Sam Okyere’s Instagram Post: Valid or Reproachable?
October 26, 2020 by Hyerim Lee
Blackface, a demeaning depiction of black people by painting one's face black, originates from a racist history invoking the affliction of oppression, derision, and slavery. As a performance convention in American theaters since the 1830s, when slavery, lynching, and segregation was prevalent, blackface has contributed to the dehumanization and confinement of black people within racist paradigms. When five students from Uijeongbu High School used blackface to portray the “Dancing Pallbearers” for their graduation picture, Sam Okyere, a Ghanian celebrity mainly active in Korea, brought this incident to light by calling the students out on his Instagram post. His post ignited heated controversy on whether his criticism was valid, ironic, or even reproachable.
Things to Set Straight: Linguistic Ambiguity and the Fallacy of Ad Hominem
Before assessing the intricacies of the issue, the feeling of antipathy many felt towards Okyere must first be quelled. That is, linguistic ambiguity in Okyere’s Instagram post and the fallacy of ad hominem have further heightened the hostility projected towards the TV personality. Okyere’s comments that “this ignorance cannot continue” and must be remedied with education ignited the anger of many Koreans, as they took his post to be condescending. Although the importance of education to resolve the national ignorance of the history and perception of racism is highlighted in the U.S., it is not as widely discussed in Korea. This resulted in many Koreans misconstruing the suggestion of ignorance and the lack of education as expressions of derision. Although Okyere did not aim to censure the Korean education system, the nuance of his post led to many misinterpreting his remarks.
Much of the criticism towards Okyere has been tainted with ad hominem attacks. Some have suggested the irony of his objection, stating that Okyere has displayed anti-Asian sentiment on numerous occasions on television. However, to properly assess an argument, we must digress from such logical fallacies and weak rebuke.
Sources of Criticism Against Okyere
Many have castigated Okyere for posting the students' picture without their permission and not respecting their privacy. By publicizing a photo of the students without carving out their faces, Okyere disabled the opportunity for the students to personally grow through this incident, and instead, imposed an irrevocable national stigma on them. Okyere admitted his faults in this part and apologized.
Koreans who disliked and were exhausted with political correctness stated that Okyere’s response to the high school students’ blackface was excessive and unnecessary. Appropriating the phrase “when in Rome do as the Romans do,” they claimed that the use of blackface by the students should not be seen as offensive, but rather as a source of humor in Korea, where the issue of blackface is not pronounced in the media or education curricula and thus ostensibly “irrelevant.” This line of thinking is greatly questionable. We currently live in an interconnected international society. There is no “Rome” and no fixed manner of how the “Romans do;” we are members of the “global community” who must “do as global citizens do.”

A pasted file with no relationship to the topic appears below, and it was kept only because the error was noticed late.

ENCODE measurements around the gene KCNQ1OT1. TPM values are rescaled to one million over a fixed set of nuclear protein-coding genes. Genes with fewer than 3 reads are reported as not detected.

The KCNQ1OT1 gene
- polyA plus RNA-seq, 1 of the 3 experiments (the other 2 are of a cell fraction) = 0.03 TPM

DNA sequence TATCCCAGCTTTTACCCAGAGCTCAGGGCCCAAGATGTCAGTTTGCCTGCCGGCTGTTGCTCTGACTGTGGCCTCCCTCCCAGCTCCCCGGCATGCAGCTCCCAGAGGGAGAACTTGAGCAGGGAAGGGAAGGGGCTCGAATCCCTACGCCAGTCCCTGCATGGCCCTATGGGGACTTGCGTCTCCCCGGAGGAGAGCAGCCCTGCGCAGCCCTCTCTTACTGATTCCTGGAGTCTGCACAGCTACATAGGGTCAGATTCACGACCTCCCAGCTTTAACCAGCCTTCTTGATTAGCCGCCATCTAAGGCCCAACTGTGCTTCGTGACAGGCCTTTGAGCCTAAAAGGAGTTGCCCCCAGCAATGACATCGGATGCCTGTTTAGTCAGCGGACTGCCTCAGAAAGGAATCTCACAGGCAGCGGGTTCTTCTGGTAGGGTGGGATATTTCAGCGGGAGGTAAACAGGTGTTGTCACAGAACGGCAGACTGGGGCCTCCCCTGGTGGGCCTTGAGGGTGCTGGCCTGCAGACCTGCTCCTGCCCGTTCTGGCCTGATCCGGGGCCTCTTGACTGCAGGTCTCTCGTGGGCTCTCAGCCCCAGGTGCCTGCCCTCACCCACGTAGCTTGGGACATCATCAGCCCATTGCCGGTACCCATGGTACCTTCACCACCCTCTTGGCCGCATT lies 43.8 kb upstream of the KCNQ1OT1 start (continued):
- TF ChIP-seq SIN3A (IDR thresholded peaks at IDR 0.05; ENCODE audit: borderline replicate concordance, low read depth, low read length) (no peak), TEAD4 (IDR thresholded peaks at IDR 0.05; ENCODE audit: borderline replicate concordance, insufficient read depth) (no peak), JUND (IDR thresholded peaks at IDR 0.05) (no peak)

The Validity of Okyere’s Argument
A mutual agreement exists amongst all interest parties that the students in the photo did not have a malicious intent. However, intention does not matter as much as the connotations blackface carries as well as its (unintended) consequences. Blackface exacerbates the subjugation of already marginalized communities due to its offensive nature. As it embodies the mockery historically projected towards the marginalized, its repeated use perpetuates the vicious circle of systemic racism, causing black communities to feel hyper-visible and neglected at the same time. Deeming blackface as humorous derives from a position of privilege, where people do not realize the emotional distress it imposes on black individuals.
Some Koreans have also tried to trivialize the issue by suggesting that “white face” is a form of “reverse racism,” a notion that anti-racism campaigns are oppressing historically privileged groups — and that it is no different from blackface. As such, many tend to regard blackface without the gravity it is associated with — it is a mere meme to those who are not aware of the racial injustice and atrocities inflicted upon black communities throughout history. Since there is no history of systemic oppression against privileged groups, the argument of “reverse racism” simply fails to stand and only undermines the racist history of racial discrimination.The backlash in Korea against Okyere’s objection to the blackface photo occurred due to cultural disparity and a general lack of awareness of blackface, rather than racial antagonism. Our faults can be corrected with conscious, persistent effort. Now that we have experienced such an incident, reasons including the “lack of awareness” or “cultural difference” must not be used as an excuse to turn a blind eye to a practice that marginalizes a group of people. To progress as a responsible member of the global society, Koreans must acknowledge the deep scars of black history and endeavor to redress the remnants of our past injurious social constructs.